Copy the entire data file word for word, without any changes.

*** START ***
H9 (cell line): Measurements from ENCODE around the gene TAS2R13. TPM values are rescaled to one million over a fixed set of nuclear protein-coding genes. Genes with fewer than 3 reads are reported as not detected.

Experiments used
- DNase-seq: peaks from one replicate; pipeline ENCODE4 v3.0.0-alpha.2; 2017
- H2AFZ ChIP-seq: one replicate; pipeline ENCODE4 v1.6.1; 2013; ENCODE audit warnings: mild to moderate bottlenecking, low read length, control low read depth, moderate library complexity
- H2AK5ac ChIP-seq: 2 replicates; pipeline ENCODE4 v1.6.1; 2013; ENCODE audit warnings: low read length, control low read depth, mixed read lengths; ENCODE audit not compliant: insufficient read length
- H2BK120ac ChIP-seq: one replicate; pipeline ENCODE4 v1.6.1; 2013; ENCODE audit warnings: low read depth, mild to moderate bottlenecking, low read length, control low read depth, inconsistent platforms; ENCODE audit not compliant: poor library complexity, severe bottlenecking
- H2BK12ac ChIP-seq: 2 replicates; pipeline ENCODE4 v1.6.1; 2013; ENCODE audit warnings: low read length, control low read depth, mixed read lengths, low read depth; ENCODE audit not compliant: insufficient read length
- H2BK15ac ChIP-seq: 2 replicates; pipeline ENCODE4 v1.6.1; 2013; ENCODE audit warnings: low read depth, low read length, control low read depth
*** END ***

H9 (cell line): Measurements from ENCODE around the gene TAS2R13. TPM values are rescaled to one million over a fixed set of nuclear protein-coding genes. Genes with fewer than 3 reads are reported as not detected.

Experiments used
- DNase-seq: peaks from one replicate; pipeline ENCODE4 v3.0.0-alpha.2; 2017
- H2AFZ ChIP-seq: one replicate; pipeline ENCODE4 v1.6.1; 2013; ENCODE audit warnings: mild to moderate bottlenecking, low read length, control low read depth, moderate library complexity
- H2AK5ac ChIP-seq: 2 replicates; pipeline ENCODE4 v1.6.1; 2013; ENCODE audit warnings: low read length, control low read depth, mixed read lengths; ENCODE audit not compliant: insufficient read length
- H2BK120ac ChIP-seq: one replicate; pipeline ENCODE4 v1.6.1; 2013; ENCODE audit warnings: low read depth, mild to moderate bottlenecking, low read length, control low read depth, inconsistent platforms; ENCODE audit not compliant: poor library complexity, severe bottlenecking
- H2BK12ac ChIP-seq: 2 replicates; pipeline ENCODE4 v1.6.1; 2013; ENCODE audit warnings: low read length, control low read depth, mixed read lengths, low read depth; ENCODE audit not compliant: insufficient read length
- H2BK15ac ChIP-seq: 2 replicates; pipeline ENCODE4 v1.6.1; 2013; ENCODE audit warnings: low read depth, low read length, control low read depth